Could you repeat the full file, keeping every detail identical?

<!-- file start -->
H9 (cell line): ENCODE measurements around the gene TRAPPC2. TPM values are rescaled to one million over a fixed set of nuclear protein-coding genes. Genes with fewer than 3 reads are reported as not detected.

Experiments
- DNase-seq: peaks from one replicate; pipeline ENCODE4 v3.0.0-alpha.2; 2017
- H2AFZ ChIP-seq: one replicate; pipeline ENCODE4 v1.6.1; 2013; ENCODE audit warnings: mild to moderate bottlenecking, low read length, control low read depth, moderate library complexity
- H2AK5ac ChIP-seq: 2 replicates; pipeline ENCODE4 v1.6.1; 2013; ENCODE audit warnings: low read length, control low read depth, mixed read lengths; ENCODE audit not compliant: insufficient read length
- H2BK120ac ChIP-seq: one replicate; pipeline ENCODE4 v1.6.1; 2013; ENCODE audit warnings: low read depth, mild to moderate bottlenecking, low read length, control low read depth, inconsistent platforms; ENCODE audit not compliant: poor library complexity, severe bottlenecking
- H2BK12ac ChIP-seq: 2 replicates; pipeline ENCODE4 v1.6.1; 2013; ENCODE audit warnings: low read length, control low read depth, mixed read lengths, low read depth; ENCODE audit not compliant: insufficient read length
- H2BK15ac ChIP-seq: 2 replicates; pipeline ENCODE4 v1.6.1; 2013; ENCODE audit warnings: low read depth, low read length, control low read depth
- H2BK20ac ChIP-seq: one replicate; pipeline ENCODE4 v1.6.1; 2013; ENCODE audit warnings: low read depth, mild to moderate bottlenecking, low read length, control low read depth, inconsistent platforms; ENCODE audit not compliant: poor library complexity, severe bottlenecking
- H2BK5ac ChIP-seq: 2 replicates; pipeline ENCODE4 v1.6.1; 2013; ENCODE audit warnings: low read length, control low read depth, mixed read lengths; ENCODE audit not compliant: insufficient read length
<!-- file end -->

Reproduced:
H9 (cell line): ENCODE measurements around the gene TRAPPC2. TPM values are rescaled to one million over a fixed set of nuclear protein-coding genes. Genes with fewer than 3 reads are reported as not detected.

Experiments
- DNase-seq: peaks from one replicate; pipeline ENCODE4 v3.0.0-alpha.2; 2017
- H2AFZ ChIP-seq: one replicate; pipeline ENCODE4 v1.6.1; 2013; ENCODE audit warnings: mild to moderate bottlenecking, low read length, control low read depth, moderate library complexity
- H2AK5ac ChIP-seq: 2 replicates; pipeline ENCODE4 v1.6.1; 2013; ENCODE audit warnings: low read length, control low read depth, mixed read lengths; ENCODE audit not compliant: insufficient read length
- H2BK120ac ChIP-seq: one replicate; pipeline ENCODE4 v1.6.1; 2013; ENCODE audit warnings: low read depth, mild to moderate bottlenecking, low read length, control low read depth, inconsistent platforms; ENCODE audit not compliant: poor library complexity, severe bottlenecking
- H2BK12ac ChIP-seq: 2 replicates; pipeline ENCODE4 v1.6.1; 2013; ENCODE audit warnings: low read length, control low read depth, mixed read lengths, low read depth; ENCODE audit not compliant: insufficient read length
- H2BK15ac ChIP-seq: 2 replicates; pipeline ENCODE4 v1.6.1; 2013; ENCODE audit warnings: low read depth, low read length, control low read depth
- H2BK20ac ChIP-seq: one replicate; pipeline ENCODE4 v1.6.1; 2013; ENCODE audit warnings: low read depth, mild to moderate bottlenecking, low read length, control low read depth, inconsistent platforms; ENCODE audit not compliant: poor library complexity, severe bottlenecking
- H2BK5ac ChIP-seq: 2 replicates; pipeline ENCODE4 v1.6.1; 2013; ENCODE audit warnings: low read length, control low read depth, mixed read lengths; ENCODE audit not compliant: insufficient read length